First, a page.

4 min read

Dec 21 Sea to Sky Snow Conditions

Dec 21 Sea to Sky Snow Conditions
Is Santa bringing snow? Or sad Santa in the rain?

Overall theme:

“What have we done to deserve this???” OR “Salvation inbound?”

Current level of optimism all depends on which weather forecast you look at or how many holiday cookies and festive drinks you have had.  Avalanche Canada seems to be on the optimistic side but consider us a little skeptical. At the very least, we like to have expectations low and results high. Unfortunately weather trends/patterns are hard to break. Read on..

Where we’ve been skiing: 

Whistler Blackcomb backcountry and the Squamish area. Nothing exciting. Mostly the gym… 😦

One of our last nice days. Warm but no rain on Sunday.

What’s happened since the last update (weather & general snowpack structure):

After our last newsletter, we saw a final pulse of precip fall as snow and then turn to rain. Freezing levels fell slightly on Saturday the 16th, our last day resembling anything “seasonable”, and a widespread crust developed. Sunday we watched in horror as FLs went to the top and stayed high throughout the week.

Temps in red at Rendevouz (Blackcomb Mountain) consistently above zero, even at night! (Livepow.com)

We haven’t checked how much rain fell through the week but it’s safe to say it was a lot. All this helped saturate the snowpack in the alpine and at tree line and wash away a considerable amount of snow below tree line. Total height of snow (HS) at almost every elevation band went down as snow settled or washed away.

Big time rime accumulation as the freezing level fell with wind and lots of moisture in the clouds!

Thursday saw a small drop in freezing level with snowfall as low as 1600m and accumulation of ~20cm at 2100m.

What’s the weather and avalanche forecast?

Here’s where things get more interesting. Freezing levels will drop throughout Friday and we’ll see below freezing at valley bottom over the weekend with somewhat normal diurnal temperatures. The biggest chance for precip is on Friday. We’re also seeing moderate to strong winds accompanying any incoming snow. 

The big excitement really starts on Monday with some models showing a storm bringing 100-200cm of snow by Wednesday or Thursday. Is that pretty far out in the forecast? Yep. Will that storm be accompanied by warmer temps? Yep - it looks like freezing levels there could be around 1500m and possibly creeping up as we get closer. Am I getting my hopes up? A little…

Avalanche Canada has the danger rating in the alpine for Friday and Saturday at Considerable with a wind/storm slab problem. We’re not really thinking about the low- or mid-snowpack. It’s surface instabilities at the moment. Especially where wind is hitting terrain and moving more of that new snow around.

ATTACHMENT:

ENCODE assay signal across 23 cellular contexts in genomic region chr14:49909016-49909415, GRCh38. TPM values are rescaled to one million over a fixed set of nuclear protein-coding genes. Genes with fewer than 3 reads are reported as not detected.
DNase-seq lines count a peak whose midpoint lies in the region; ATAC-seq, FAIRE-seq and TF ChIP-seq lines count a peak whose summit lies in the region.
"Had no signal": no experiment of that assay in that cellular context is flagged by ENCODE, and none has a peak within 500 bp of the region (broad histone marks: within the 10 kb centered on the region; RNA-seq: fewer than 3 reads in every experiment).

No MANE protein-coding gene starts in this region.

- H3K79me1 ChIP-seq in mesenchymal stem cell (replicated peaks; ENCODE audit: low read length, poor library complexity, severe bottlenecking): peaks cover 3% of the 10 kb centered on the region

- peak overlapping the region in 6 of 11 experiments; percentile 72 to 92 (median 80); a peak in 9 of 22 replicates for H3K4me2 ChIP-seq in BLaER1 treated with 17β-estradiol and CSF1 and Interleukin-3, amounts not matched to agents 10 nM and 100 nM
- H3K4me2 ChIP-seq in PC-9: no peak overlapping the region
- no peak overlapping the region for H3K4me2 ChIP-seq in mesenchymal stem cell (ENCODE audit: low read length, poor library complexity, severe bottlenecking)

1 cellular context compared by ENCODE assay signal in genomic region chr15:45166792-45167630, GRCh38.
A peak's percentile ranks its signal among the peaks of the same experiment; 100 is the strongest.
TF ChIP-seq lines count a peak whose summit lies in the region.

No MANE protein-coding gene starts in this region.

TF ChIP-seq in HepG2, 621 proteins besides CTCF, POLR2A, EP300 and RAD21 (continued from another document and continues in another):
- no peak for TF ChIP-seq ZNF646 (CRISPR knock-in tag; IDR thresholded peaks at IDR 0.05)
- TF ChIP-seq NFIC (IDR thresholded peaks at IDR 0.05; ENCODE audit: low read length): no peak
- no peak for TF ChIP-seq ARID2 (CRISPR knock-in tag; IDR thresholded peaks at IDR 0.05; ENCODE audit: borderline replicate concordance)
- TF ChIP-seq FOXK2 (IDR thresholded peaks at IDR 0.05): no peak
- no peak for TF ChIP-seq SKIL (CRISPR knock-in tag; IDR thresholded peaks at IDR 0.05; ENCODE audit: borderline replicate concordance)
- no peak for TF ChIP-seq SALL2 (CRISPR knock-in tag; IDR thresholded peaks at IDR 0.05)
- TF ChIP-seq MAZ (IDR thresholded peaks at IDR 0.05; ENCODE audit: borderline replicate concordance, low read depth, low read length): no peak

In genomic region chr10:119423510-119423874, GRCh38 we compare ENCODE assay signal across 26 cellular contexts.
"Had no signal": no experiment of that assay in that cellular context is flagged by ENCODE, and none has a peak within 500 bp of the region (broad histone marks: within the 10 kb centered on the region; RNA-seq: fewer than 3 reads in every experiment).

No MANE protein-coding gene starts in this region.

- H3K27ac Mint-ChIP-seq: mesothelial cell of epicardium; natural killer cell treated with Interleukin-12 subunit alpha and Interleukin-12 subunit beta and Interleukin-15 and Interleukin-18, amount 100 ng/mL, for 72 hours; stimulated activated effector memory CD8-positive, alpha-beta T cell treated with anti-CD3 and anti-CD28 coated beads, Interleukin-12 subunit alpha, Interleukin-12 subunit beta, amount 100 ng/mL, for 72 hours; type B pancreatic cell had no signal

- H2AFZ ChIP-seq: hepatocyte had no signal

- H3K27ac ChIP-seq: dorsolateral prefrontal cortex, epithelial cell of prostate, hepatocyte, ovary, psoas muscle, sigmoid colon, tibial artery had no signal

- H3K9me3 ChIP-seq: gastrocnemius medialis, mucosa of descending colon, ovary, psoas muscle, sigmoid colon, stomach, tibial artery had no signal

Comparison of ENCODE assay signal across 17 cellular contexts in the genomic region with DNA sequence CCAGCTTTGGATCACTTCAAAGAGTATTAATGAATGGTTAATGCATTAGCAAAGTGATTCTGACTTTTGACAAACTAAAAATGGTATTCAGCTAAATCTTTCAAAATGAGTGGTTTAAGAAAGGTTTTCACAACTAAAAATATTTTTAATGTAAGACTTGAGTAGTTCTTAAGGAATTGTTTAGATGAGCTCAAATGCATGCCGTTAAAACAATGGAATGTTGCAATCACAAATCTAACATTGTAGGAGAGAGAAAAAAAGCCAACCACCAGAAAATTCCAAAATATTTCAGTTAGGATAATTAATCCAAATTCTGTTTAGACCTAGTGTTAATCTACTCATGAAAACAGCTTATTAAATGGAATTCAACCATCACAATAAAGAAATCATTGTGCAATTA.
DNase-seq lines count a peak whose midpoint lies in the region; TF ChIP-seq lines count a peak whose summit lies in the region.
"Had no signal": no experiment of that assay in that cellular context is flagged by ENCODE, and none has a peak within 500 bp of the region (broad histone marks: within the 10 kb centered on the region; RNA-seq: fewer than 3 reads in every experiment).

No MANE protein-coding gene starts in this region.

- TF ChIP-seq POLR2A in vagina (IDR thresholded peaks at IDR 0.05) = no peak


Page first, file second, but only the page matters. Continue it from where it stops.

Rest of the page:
What are my questions for the weekend?

  • How quickly will we see the temperature drop on Friday? If it snaps cold, we expect a poor bond between the crust and any new snow. If FLs drop slowly, the bond tends to be better. So far it looks like the latter.
  • How much precip will fall Friday? Right now, it looks like 15-25cm for the S2S region. With wind, that could create some decent wind slab. A bit more and the possible size of an avalanche bumps up further.
  • Wait - does the forecast say something about inversion on Sunday? Hoping that doesn’t materialize. If anything, it will probably help with stability of the new snow but surface conditions could suffer a bit.
  • Will anywhere in the corridor avoid above freezing temps? We’ll be watching! 

What will I watch out for or avoid completely?

  • I’m going to be quite careful at ridge crest or anywhere wind could deposit that new snow substantially deeper. If we have 25cm, that’s already a decent slab - wind will make it thicker and scarier!
  • As we’ve been saying, a small windslab will create big problems for a skier getting swept over early season hazards. Even if you’re not buried, it could be pretty bad. Watch for terrain traps!

Closing Thoughts:

I think we all agree we could use a win soon here weather wise. It seems like it’s a possibility so let’s keep our heads on straight and not dive too deep into complex terrain if we see a major change in conditions in the corridor!

Eric Carter and Evan Stevens contributed to this report. For more information, check out Zenith Mountain Guides and our local avalanche forecast. These updates are supported by SkiUphill Squamish - the best stop for ski touring equipment in the Coast Mountains and made possible by the Sea to Sky Gondola! Use this information at your own risk! We are not responsible for your actions in the backcountry and conditions change rapidly from when this report was written!